So, why Kendo?
I am not Japanese, and I truly know nothing about Japanese culture. Of all the world's literature I've read, I have never read anything Japanese. I do eat sushi, but it's American sushi which is apparently very different. I don't read Manga, and have only heard of that because I am the advisor of our Gaming and Anime club on campus. I don't follow any sports, but when I have, it has always involved ice and sticks and guys dressed in orange (Go, Flyers!).
I'd like to say it's because I like the pants. And it is true, of all the martial arts uniforms, the Kendo uniform is the most appealing to a woman of my size because it is blue and not white. But, I can buy Palazzo pants and save a lot of time, effort, and sweat if that were truly the case.
I'd like to say it's because they would kick me out of Geisha Girl school for being slightly dopic and a terrible singer, or that I have a deep desire to be a samurai warrior. Neither is true, although I suspect I would get hauled out of a Geisha training school for having little musical and dance talent.
But the truth is this...I know nothing about Kendo, but it looks challenging and a lot of fun, and who DOESN'T want to whack someone in the head with a bamboo stick?
I had never heard of Kendo. But, I was talking to my colleagues about trying to find something I could do with my teenage sons, and my Dean said she lived near a Kendo Dojo (she probably called it a studio). She said it looked like a lot of fun and that is seemed to be something that I would probably love. I am not sure if that is because I present myself as someone who wants to whap people with sticks (probably), because I am the kind of person who likes big pants (so true), or because I love a good challenge (amen). But, in any case, I looked it up, got the address, and hijacked my 15 year old son, Moustache Man, to the Dojo.
He hated it. Instantly.
I fell in love. Instantly.
But, I couldn't justify, yet, being a middle aged woman amongst a gaggle of young Japanese adults until I realized that there were people there older than me. On that night, I was the only person who wasn't Japanese, but the very kind and wise Master told me that since it was Friday, and it was summer, not everyone was there.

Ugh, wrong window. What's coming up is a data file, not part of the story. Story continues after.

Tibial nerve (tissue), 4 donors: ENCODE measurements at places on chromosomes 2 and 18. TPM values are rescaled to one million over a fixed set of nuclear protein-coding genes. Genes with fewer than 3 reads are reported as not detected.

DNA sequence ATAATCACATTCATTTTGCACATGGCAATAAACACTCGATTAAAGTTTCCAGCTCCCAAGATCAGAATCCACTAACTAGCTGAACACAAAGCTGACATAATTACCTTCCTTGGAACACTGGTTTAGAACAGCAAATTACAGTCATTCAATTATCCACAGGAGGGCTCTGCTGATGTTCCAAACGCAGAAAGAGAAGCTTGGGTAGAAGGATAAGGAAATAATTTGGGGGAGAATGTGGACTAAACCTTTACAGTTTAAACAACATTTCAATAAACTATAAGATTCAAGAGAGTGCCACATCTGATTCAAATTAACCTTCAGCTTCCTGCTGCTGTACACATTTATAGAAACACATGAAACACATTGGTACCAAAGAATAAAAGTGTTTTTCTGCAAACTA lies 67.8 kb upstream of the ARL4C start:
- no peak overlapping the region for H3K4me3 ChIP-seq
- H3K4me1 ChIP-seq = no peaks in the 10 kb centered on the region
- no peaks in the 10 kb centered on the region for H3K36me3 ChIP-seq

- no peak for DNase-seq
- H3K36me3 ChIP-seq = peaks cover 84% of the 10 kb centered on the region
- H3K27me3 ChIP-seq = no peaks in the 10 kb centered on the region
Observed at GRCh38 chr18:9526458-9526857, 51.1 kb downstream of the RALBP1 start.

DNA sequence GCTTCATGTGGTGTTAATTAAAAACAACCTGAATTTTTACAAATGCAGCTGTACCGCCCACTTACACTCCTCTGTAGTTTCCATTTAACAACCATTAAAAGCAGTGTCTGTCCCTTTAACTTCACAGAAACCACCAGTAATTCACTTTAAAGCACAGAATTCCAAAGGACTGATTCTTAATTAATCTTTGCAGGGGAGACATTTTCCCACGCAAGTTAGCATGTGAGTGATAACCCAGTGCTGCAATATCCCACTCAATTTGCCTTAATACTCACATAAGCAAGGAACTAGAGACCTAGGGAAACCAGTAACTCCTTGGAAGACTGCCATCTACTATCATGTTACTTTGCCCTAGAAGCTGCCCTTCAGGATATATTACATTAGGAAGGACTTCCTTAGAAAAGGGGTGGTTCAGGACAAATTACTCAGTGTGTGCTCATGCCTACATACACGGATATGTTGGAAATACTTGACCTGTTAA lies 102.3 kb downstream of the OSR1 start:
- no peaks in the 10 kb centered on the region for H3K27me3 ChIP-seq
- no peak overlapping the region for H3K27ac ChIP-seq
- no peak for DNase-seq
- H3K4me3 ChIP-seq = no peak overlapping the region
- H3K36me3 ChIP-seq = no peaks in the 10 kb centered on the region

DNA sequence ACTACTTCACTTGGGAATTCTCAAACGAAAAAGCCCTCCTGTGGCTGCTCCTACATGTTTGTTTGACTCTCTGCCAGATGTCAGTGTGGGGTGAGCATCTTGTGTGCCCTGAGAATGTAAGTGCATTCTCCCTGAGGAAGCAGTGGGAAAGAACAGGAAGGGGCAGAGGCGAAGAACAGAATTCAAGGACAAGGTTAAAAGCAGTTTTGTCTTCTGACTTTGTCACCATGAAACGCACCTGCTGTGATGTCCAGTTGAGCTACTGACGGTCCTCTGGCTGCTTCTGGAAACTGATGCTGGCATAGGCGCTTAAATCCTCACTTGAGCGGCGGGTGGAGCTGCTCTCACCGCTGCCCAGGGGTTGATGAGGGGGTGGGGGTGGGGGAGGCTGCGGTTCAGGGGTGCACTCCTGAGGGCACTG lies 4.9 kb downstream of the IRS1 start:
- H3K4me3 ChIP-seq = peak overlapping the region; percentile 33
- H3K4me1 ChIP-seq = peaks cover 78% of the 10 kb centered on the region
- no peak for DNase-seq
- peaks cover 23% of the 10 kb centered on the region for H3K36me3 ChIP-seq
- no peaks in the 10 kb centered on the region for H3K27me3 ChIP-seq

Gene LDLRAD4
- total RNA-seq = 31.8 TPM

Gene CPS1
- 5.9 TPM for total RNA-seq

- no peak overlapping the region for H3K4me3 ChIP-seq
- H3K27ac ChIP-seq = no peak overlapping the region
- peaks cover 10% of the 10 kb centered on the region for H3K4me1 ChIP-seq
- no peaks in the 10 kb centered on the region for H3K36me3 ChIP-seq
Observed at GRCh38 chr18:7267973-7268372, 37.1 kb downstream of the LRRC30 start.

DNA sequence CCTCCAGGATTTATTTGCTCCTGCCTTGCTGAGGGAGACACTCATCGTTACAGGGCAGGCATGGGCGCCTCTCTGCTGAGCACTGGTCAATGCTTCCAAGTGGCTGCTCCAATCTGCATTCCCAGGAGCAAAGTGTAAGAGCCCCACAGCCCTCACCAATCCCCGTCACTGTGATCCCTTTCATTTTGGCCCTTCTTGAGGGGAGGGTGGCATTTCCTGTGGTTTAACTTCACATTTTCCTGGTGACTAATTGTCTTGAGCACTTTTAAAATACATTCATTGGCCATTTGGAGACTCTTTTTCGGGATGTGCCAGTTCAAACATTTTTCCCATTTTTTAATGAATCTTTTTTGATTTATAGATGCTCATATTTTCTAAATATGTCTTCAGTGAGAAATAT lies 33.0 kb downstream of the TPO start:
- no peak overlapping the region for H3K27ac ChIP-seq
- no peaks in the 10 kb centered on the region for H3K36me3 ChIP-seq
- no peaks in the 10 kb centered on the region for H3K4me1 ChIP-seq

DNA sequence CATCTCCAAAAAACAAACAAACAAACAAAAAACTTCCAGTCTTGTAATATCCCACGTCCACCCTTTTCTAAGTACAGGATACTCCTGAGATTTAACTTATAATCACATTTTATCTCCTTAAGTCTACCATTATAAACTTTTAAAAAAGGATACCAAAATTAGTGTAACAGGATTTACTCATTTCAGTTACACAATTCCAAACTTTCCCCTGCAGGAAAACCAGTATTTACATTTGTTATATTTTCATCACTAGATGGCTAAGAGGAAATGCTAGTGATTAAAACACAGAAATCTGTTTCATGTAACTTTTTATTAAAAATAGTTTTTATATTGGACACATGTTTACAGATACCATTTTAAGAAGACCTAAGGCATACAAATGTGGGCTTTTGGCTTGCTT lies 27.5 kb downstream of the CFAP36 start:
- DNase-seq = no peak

So I went back Monday. I dragged my 14 year old, Sharpie Boy, with me this time. He loved it. But, he has functional cerebral palsy as a result of an infant stroke and is Rain-Man Autistic, and rules aren't a really strong magnet for him. He wasn't sold on it. But, omgosh, I was.
It could be the academic in me, but I truly love being a student. As far as reasons go, not knowing anything is usually a good place to start. If we approach something with some knowledge, we sometimes over exaggerate what we know and we place a block where we need to be open. For example, I have been horseback riding for years. I am not an expert, and I have never owned a horse. I go on trail rides about 4 times a year, and I truly love it. When I go, it is usually with a mixed group, and inevitably, someone says, "oh, I know how to ride a horse" because once - when she was a tot - she went on a pony ride. She doesn't listen to the instructions and then we all suffer because the horse wants to eat snacks all along the trail and she doesn't know how to control him. I try to stay humble on every trip I take because I don't know the horse or the route, and because, while I have ridden a lot, I have not studied horsemanship. I go because I enjoy it, and I try to learn something new every time. Humility is a place to start and stay.
So, in visiting the Kendo Dojo twice, I realized that it was something I truly wanted to learn how to do. It will help keep me focused on exercising regularly, and it allows me to be a student. As a professor, I spend my time teaching others, and in this case, I will be learning. This is where I want to be. I may never be good enough to spar with anyone else, and that is OK. I will work toward that goal. For now, I am learning - not just about the practice of Kendo, but about a culture I know nothing about.